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Math Help - simpe thought experiment that tricks people

  1. #1
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    simpe thought experiment that tricks people[RESOLVED]

    This thought experiment was presented to me the other day.
    Jar A has 100 red marbles and jar B has 100 blue marbles. If you take a handful of marbles out of jar A and put them in jar B and take a handful of marbles out of jar B and put them in jar A, which jar would have more of the non-original coloured marbles. A handful is an arbitrary constant, so both jars end up with 100 marbles but you don't know how many were transferred. So for example would jar A have more blue marbles than jar B has red marbles.

    The correct answer is they always will have the same amount. I can see that this is true, but I don't know why this is true. When I thought about it I thought jar B would have more non-original marbles because when red marbles are put in B, some of those red marbles may be taken back out (when a handful is taken from jar B) and put back to jar A. Why is it wrong to use probability in this situation?

    Another student commented, "I got the answer wrong because I used math". This statement is a falsehood because the wrong mathematical technique was used, right? Or does sometimes math fail us?
    Last edited by superdude; June 22nd 2010 at 11:18 AM. Reason: resolved
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  2. #2
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    I shall do a proof mathematically (well, semi-mathematical) first, then comment on why the given method doesn't work. Also, just to be clear, what the student did was use intuition. If he/she actually worked out the probability he/she should get the correct answer as well (I think the error in the argument of the thought experiment lies in that the extra marbles in Jar B was not taken into account)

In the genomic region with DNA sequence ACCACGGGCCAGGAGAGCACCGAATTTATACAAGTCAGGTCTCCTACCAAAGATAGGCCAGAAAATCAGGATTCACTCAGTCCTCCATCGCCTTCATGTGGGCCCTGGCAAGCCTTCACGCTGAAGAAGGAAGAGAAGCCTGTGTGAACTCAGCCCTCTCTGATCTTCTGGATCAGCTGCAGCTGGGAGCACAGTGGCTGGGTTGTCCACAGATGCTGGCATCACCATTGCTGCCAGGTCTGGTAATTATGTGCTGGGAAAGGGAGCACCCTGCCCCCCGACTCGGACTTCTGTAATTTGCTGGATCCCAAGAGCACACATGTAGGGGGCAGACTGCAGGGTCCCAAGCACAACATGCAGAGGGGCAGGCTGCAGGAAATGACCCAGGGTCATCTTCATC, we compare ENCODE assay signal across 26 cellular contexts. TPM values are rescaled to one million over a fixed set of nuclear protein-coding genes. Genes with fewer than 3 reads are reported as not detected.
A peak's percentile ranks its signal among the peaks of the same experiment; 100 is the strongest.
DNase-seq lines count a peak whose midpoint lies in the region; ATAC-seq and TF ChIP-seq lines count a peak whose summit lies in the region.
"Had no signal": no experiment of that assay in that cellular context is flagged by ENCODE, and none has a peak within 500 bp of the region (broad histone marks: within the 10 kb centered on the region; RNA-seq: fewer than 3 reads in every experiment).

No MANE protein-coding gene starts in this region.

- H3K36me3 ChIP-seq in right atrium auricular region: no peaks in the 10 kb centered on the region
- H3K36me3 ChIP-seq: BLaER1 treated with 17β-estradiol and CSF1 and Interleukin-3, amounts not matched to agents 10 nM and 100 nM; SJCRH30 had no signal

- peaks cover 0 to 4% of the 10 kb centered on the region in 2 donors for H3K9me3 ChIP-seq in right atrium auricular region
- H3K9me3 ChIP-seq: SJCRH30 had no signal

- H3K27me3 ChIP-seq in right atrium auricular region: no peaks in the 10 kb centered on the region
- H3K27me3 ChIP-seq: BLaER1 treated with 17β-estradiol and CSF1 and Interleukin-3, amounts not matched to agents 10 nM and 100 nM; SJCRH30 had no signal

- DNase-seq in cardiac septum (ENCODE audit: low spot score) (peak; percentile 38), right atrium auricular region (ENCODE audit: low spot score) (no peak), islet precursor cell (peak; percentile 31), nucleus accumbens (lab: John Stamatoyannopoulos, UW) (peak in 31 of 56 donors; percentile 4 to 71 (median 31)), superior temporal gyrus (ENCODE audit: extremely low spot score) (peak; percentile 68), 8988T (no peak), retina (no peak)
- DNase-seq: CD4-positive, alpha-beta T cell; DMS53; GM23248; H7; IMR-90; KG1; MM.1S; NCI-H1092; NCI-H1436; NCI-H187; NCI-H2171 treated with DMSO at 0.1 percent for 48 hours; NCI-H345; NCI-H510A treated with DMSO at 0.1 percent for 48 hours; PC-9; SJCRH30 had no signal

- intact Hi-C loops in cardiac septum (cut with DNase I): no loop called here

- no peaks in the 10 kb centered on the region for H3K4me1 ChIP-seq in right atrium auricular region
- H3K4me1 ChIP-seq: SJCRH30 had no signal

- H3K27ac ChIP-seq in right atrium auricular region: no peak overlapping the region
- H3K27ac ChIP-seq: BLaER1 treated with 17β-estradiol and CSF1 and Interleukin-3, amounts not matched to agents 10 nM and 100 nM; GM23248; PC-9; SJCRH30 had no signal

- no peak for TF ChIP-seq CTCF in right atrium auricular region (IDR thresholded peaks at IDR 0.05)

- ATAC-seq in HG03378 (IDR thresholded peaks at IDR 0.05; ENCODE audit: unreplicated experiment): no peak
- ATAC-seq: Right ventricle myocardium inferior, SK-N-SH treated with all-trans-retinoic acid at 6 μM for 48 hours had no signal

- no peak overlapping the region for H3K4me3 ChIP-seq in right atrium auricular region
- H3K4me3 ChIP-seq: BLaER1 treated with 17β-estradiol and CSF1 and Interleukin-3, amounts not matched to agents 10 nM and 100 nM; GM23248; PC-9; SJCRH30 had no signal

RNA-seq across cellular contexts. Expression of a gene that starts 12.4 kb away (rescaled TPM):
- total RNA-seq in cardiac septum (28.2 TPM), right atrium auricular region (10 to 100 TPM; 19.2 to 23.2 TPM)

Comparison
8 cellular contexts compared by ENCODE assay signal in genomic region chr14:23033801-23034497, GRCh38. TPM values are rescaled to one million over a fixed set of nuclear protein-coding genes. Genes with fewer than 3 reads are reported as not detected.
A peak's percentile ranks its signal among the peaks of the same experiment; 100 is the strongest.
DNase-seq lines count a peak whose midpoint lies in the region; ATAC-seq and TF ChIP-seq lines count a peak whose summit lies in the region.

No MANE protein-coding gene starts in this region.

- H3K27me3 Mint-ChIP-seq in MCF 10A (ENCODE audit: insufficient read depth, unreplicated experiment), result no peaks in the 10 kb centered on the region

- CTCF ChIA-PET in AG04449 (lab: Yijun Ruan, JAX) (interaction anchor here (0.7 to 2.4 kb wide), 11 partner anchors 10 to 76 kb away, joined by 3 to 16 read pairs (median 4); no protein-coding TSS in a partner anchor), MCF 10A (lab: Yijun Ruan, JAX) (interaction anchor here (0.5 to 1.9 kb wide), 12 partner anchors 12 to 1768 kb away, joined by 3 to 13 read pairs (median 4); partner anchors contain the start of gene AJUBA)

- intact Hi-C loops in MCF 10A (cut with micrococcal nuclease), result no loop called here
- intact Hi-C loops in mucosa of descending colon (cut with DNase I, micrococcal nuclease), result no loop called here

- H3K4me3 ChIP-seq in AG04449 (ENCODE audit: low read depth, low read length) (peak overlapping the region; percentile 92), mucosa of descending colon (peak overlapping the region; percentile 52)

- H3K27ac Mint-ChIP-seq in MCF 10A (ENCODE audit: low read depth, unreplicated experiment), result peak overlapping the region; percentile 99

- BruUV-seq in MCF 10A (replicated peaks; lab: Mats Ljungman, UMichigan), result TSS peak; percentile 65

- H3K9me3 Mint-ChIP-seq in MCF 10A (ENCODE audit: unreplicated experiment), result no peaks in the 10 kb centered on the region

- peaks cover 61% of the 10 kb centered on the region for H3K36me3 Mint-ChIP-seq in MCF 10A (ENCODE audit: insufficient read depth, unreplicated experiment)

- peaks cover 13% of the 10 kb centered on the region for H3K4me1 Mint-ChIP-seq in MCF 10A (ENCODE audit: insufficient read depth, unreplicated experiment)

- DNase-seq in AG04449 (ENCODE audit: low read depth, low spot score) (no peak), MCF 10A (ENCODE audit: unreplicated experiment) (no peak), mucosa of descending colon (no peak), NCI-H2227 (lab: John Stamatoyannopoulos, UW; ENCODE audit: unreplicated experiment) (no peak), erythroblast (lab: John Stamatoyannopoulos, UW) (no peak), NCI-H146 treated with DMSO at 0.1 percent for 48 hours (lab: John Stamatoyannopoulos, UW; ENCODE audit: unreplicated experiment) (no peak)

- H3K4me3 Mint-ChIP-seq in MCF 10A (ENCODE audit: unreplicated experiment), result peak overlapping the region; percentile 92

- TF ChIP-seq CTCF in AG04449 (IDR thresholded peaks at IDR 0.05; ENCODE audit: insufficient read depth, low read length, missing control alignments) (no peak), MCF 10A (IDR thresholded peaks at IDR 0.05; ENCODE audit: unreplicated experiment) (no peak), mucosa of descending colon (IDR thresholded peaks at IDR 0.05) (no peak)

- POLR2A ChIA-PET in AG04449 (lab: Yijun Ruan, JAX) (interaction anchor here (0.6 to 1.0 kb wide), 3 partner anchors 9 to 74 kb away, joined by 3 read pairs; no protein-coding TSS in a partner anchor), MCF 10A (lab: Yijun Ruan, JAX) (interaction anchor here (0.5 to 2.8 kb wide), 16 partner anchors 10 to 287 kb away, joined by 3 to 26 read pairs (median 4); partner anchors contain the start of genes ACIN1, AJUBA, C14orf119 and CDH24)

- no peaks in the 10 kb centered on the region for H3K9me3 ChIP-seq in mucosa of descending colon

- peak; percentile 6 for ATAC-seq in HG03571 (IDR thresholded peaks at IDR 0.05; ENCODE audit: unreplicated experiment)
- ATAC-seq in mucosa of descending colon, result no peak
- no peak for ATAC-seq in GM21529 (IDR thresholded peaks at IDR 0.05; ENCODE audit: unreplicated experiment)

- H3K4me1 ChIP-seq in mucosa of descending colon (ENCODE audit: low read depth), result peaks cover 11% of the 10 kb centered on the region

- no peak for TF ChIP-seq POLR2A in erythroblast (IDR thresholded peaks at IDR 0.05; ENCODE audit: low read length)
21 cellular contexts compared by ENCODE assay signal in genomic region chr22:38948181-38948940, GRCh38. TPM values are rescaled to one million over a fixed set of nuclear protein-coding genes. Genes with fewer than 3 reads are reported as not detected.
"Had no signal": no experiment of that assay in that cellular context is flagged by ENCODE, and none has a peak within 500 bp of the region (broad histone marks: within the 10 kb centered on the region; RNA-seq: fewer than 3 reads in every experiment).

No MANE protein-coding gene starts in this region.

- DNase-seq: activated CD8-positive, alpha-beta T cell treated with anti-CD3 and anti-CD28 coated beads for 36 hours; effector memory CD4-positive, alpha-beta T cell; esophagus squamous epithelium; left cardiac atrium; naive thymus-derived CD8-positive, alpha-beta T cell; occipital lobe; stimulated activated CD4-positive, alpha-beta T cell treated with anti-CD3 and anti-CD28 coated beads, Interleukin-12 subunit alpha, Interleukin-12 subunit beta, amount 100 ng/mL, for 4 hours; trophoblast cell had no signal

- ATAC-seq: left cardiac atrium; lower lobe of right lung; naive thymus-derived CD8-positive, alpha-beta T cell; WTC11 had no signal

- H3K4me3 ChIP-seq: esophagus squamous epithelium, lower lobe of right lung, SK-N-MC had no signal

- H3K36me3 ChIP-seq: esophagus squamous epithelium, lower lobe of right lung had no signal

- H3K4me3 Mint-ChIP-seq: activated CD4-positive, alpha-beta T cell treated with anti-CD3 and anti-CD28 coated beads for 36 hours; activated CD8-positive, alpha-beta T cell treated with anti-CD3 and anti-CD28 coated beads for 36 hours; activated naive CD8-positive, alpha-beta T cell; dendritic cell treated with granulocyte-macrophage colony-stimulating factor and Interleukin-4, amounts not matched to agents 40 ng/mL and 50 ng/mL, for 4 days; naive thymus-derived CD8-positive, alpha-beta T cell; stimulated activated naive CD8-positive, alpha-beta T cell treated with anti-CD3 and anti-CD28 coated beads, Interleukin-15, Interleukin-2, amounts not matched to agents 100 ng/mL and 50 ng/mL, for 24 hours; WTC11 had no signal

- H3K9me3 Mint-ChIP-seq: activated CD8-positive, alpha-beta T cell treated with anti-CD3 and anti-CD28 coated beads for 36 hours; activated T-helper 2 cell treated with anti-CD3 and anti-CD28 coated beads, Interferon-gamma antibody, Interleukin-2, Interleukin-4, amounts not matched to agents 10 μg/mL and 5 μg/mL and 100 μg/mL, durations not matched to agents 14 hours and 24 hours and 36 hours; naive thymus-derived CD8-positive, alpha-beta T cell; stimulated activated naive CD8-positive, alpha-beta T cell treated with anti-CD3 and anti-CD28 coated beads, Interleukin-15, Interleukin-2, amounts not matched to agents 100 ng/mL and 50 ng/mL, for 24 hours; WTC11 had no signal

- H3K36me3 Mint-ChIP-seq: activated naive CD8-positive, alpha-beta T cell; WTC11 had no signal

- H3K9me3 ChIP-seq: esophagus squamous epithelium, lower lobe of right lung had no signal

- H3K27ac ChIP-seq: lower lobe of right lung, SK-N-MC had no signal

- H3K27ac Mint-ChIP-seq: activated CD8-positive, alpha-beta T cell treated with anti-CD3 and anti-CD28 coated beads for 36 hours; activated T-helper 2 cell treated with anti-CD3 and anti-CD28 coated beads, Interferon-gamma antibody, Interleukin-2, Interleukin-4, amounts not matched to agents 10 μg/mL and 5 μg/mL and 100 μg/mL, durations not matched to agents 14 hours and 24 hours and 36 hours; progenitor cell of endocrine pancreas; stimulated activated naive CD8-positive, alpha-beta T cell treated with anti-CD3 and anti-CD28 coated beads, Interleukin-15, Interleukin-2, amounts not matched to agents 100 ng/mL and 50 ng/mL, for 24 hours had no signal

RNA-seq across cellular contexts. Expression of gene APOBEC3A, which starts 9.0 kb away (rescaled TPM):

Let handful of marbles = x marbles.
    By 'new marbles' I mean 'non-original marbles'

    When you take out the marbles from Jar A

    Jar A has: 100 - x red marbles
    Jar B has: 100 blue marbles, x red marbles = 100+x marbles.

    Now you take marbles out from Jar B and put in Jar A.
    Say m red marbles and n blue marbles

    Jar A has: (100-x) red marbles + m red marbles +n blue marbles
    So Jar A has: (100-x+m) original marbles and n new marbles

    Jar B has: 100 blue marbles + x red marbles - m red marbles - n blue marbles
    So Jar B has: (100-n) original marbles and (x-m) red marbles

    But since the number of marbles taken out is the same, x = m+n

    Original marbles in A: (100-x+m) = (100-n) original marbles
    New marbles in A: n = (x-m) new marbles

    which corresponds to the expressions for the marbles in B.

    So it's clear that the number of original marbles left in each jar is independent of the proportion of red and blue marbles you take from Jar B.

    Why? Because the more red marbles you take out of Jar B, the less number of new marbles there will be for both Jars. i.e. the more red marbles you take from B, the less number of new marbles are left for B. That also means less blue marbles are transferred to jar A, leading to a decrease of new marbles in that jar as well.
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  3. #3
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    Quote Originally Posted by superdude View Post
    This thought experiment was presented to me the other day.